Most countries have the determination and the will to improve the health of their citizens, but may need help turning that determination into action. We’re not going to tell countries what to do, rather, we’ll help countries reach the goals they’ve already set for improving heart health or epidemic preparedness. Engagement with local public health leaders is critical to our success and the health of their country.
Read the full Q&A with Frieden in The Nation's Health. And learn more about Resolve to Save Lives.
Now more than ever, people need tools and resources to adapt to a changing climate, according to Mollie Marti, PhD, JD, president and CEO of the National Resilience Institute. Marti, an APHA member, spoke to The Nation’s Health about how climate change affects health, and what people can do to resist such harm.
What should be the public health community’s role on this issue?
I think the role on public health, and psychologists and people who are focused both on building awareness and providing education, must be on building that personal and psychosocial resilience.
Because what’s happening as we don’t have those capacities is there’s a higher level of fear. And there’s fear-based human reaction to these climate impacts, and so that’s going to decrease our ability to think clearly, it’s going to decrease our ability to work collaboratively. And all of that is going to decrease our ability to look at it with a broader perspective and see what is needed. How do we cut emissions, how do we prepare for climate impacts? And humans, when they’re in a fear response, or reaction, aren’t able to be thinking clearly and creatively and innovatively and collaboratively.
If we don’t really focus on building up this resilience base, building up this capacity, then it’s going to be a negative spiral, and that spiral can start moving more and more quickly.
Read the full Q&A with Marti in The Nation's Health. And learn more about the Year of Climate Change and Health.
The Nation’s Health spoke to David Kitchen, PhD, associate professor of continuing studies at the University of Richmond and author of "Global Climate Change: Turning Knowledge Into Action," about what extreme weather events mean for environmental and public health, and how people will be forced to adapt to an increase in such crises.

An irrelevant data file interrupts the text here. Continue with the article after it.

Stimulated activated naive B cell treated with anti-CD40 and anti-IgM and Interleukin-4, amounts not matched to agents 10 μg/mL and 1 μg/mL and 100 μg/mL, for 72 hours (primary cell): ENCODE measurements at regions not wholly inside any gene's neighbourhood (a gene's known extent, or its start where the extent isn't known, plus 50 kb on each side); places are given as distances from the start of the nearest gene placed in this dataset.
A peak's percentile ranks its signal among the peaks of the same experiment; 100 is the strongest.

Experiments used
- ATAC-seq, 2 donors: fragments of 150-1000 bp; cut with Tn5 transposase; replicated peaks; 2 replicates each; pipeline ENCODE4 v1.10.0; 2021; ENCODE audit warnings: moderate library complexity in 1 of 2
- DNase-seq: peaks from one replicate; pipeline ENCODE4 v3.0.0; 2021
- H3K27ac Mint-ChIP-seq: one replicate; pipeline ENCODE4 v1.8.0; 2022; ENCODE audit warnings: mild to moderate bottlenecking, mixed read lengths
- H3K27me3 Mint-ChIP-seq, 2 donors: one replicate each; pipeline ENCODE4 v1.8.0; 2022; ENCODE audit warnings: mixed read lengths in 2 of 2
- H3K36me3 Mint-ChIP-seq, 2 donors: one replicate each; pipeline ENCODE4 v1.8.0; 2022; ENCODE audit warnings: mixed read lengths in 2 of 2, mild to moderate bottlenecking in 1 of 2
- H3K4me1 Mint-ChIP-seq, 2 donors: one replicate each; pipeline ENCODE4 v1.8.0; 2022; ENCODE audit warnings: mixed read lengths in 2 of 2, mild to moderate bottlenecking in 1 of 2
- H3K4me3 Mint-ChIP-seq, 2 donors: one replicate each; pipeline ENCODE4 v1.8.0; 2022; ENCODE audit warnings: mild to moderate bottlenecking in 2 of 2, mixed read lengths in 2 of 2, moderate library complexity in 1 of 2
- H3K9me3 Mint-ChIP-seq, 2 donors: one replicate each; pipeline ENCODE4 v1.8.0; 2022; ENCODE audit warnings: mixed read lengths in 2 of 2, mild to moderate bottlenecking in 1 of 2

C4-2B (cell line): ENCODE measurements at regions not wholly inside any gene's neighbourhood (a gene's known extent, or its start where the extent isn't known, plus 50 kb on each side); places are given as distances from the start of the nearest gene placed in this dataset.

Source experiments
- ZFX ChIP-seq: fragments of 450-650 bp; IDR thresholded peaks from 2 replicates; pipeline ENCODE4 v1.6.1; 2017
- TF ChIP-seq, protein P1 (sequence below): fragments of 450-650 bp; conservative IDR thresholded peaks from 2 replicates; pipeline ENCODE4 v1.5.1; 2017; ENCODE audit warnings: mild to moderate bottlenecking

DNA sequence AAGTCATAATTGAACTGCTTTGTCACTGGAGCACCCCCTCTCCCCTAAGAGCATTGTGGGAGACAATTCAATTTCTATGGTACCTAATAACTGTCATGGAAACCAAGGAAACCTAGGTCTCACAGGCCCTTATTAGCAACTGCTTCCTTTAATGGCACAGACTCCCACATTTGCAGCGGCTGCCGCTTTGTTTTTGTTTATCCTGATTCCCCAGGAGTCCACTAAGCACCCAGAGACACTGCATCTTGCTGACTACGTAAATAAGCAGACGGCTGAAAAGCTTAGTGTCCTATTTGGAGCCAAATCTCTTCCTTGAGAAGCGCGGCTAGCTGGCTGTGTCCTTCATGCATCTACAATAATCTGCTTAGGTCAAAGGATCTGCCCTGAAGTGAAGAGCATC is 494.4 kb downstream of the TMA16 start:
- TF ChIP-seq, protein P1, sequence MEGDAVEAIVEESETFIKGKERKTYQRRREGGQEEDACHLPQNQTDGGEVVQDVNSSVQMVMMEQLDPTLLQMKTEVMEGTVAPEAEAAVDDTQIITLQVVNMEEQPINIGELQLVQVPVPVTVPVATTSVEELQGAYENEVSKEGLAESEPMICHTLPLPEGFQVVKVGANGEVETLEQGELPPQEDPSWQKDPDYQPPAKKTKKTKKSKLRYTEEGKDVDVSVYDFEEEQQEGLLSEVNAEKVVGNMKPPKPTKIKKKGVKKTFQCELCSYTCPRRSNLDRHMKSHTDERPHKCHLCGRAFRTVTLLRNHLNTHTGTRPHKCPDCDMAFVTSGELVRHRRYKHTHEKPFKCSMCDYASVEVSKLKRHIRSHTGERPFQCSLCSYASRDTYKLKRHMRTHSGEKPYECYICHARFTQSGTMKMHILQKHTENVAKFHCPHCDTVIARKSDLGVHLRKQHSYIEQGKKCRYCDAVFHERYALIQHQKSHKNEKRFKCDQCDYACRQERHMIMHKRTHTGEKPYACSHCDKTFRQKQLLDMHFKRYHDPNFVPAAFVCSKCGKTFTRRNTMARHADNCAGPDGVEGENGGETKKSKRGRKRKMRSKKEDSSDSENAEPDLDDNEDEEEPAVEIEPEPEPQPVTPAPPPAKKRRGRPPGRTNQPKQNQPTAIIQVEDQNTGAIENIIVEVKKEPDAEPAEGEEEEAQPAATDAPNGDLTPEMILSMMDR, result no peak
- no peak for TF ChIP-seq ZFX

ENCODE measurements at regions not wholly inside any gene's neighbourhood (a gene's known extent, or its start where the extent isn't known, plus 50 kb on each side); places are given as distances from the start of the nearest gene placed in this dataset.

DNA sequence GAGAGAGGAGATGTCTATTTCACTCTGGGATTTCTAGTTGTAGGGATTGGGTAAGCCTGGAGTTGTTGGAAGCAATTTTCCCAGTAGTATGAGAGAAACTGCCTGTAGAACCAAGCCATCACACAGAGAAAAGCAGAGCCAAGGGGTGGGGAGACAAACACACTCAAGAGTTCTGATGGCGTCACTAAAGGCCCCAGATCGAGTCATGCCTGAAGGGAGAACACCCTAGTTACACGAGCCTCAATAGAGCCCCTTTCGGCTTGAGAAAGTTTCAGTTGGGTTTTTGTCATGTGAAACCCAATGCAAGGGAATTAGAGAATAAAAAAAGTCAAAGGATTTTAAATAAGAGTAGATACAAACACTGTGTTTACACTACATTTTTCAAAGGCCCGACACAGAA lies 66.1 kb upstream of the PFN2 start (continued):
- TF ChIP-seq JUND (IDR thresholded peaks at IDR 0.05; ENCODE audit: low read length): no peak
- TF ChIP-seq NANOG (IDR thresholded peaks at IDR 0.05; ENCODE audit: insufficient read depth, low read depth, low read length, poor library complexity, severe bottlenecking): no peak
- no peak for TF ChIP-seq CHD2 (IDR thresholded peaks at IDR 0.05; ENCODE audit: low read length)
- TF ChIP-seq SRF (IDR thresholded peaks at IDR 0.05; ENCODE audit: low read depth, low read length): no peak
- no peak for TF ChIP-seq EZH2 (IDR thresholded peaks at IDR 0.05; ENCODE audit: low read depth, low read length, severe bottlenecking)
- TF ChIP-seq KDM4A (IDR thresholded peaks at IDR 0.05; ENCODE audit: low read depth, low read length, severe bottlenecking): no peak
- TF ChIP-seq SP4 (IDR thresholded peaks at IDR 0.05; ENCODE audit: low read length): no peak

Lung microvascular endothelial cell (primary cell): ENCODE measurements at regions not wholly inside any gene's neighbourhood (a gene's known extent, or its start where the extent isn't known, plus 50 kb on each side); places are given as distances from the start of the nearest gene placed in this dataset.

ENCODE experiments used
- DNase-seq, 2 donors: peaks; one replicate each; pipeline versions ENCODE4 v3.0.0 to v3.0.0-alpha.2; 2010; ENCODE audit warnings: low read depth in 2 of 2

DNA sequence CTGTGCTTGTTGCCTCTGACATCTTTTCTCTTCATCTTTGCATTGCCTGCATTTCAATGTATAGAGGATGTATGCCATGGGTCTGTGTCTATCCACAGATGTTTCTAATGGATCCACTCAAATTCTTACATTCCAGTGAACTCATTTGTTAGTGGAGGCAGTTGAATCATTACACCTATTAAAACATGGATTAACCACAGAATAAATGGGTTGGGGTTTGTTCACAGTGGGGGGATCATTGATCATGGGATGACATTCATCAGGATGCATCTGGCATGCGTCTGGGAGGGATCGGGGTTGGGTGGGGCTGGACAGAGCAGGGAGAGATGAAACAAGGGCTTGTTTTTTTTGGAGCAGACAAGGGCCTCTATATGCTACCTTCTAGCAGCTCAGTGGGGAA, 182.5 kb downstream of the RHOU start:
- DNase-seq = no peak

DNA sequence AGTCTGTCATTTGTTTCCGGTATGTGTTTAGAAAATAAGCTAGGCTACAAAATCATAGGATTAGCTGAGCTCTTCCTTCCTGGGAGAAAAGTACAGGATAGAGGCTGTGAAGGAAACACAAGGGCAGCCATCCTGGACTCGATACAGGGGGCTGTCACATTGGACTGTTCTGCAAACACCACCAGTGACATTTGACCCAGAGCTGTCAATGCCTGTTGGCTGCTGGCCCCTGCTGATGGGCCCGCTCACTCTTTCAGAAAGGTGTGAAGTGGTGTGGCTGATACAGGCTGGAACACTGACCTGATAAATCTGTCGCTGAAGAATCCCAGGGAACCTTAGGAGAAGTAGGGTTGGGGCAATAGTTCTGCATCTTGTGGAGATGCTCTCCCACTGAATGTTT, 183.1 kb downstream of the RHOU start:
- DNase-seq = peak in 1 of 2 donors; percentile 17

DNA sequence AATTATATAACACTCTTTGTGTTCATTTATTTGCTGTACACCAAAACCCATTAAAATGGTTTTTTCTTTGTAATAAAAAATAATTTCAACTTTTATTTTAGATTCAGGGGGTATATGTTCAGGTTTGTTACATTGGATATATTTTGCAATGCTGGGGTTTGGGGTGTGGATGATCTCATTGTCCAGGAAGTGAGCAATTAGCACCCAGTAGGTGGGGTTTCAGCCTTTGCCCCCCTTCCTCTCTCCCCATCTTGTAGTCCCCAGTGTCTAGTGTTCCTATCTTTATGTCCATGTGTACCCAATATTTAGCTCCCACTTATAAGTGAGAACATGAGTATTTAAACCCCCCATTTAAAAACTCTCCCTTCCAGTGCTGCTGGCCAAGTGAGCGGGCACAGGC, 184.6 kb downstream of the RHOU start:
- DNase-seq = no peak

What role do scientists have in communicating the effects of climate change and making the connection between climate change and extreme weather events?
Ten years ago, I’d have said the scientists just need to present the evidence and the logical community would come to the conclusion they needed to do something. Scientists should be informing policy makers and educating the public. We should be trying to communicate about the issues of climate change.
Read the full Q&A with Kitchen in The Nation's Health. And learn more about the Year of Climate Change and Health.
Debra Houry, MD, MPH, director of CDC’s National Center for Injury Prevention and Control, spoke with The Nation's Health about the ways the center is working to protect Americans from injuries and violence and how health workers can play a role.
Why do Americans need to be concerned about injury and violence prevention?
Injuries are a leading cause of death in this country. In the first half of life, more Americans die from injuries and violence — such as motor vehicle crashes, falls or homicides — than from any other cause, including HIV, cancer or the flu. Injuries and violence affect everyone, regardless of age, race or economic status. And, in America, deaths from suicide, opioid overdose and car crashes have been going up in recent years. In 2015 alone, injuries and violence led to 214,000 deaths, 2.8 million people hospitalized and 27.6 million emergency room visits.
The economic costs are also staggeringly high. The total lifetime medical and work loss costs of injuries and violence in the U.S. was $671 billion in 2013.
Read the full Q&A with Houry in The Nation's Health.